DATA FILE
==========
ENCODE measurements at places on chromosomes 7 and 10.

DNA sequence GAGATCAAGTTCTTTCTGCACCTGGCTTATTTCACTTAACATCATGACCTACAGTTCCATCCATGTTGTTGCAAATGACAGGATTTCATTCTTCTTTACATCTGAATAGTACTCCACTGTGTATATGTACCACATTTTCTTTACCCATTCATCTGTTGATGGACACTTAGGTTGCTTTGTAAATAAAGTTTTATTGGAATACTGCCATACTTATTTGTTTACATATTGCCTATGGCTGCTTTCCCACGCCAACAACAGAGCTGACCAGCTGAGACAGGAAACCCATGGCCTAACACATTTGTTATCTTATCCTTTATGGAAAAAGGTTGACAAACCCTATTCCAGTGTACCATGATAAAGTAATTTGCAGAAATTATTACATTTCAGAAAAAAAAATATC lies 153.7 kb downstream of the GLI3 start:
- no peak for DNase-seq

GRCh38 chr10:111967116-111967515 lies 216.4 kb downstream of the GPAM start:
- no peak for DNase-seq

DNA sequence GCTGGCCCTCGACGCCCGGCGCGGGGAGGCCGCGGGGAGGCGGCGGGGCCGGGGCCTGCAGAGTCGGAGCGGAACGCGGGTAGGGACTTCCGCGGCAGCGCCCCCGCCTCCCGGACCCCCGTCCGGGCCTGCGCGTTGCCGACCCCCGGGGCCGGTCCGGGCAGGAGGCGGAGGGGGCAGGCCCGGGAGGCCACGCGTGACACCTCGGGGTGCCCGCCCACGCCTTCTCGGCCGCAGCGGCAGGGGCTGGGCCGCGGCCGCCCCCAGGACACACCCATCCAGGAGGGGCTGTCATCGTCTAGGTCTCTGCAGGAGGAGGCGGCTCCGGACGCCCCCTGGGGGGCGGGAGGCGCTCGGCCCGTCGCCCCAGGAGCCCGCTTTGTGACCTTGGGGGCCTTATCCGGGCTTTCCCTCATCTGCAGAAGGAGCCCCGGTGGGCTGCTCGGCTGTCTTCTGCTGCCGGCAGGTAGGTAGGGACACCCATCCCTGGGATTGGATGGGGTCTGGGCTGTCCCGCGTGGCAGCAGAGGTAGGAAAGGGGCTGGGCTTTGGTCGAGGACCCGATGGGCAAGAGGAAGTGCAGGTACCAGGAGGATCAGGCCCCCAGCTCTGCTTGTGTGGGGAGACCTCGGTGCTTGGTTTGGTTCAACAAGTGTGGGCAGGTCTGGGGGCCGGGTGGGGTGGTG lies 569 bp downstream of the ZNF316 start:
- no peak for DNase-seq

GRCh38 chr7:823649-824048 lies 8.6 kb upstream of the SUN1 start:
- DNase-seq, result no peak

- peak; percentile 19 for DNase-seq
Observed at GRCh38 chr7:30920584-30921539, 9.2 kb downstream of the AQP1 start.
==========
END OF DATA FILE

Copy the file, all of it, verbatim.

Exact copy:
ENCODE measurements at places on chromosomes 7 and 10.

DNA sequence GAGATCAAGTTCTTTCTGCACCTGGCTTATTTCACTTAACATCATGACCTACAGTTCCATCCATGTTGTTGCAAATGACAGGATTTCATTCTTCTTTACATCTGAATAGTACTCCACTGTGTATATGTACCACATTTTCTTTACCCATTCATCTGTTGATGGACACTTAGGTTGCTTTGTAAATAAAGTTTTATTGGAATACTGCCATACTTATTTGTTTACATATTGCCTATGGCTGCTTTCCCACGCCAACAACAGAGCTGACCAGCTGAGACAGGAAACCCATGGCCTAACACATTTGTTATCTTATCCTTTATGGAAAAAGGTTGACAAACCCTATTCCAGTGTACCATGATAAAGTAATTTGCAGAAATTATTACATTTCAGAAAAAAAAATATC lies 153.7 kb downstream of the GLI3 start:
- no peak for DNase-seq

GRCh38 chr10:111967116-111967515 lies 216.4 kb downstream of the GPAM start:
- no peak for DNase-seq

DNA sequence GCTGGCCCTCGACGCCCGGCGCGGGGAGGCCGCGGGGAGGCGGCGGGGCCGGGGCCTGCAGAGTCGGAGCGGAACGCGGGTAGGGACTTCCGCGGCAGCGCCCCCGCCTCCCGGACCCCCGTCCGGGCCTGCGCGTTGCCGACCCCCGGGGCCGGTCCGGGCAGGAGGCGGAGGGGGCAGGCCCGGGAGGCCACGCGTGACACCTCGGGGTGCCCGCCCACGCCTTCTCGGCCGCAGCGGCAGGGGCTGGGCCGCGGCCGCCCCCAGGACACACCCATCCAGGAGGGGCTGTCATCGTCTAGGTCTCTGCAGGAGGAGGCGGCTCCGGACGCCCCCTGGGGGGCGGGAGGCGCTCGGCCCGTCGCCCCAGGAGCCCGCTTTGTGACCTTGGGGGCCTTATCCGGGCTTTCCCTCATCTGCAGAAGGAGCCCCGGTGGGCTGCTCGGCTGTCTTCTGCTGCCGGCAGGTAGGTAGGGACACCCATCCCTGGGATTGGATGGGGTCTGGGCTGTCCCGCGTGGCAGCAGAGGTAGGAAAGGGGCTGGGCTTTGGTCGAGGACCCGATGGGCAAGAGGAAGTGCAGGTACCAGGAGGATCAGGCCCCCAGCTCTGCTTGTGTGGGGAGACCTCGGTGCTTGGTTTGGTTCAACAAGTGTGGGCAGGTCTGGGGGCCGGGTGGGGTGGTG lies 569 bp downstream of the ZNF316 start:
- no peak for DNase-seq

GRCh38 chr7:823649-824048 lies 8.6 kb upstream of the SUN1 start:
- DNase-seq, result no peak

- peak; percentile 19 for DNase-seq
Observed at GRCh38 chr7:30920584-30921539, 9.2 kb downstream of the AQP1 start.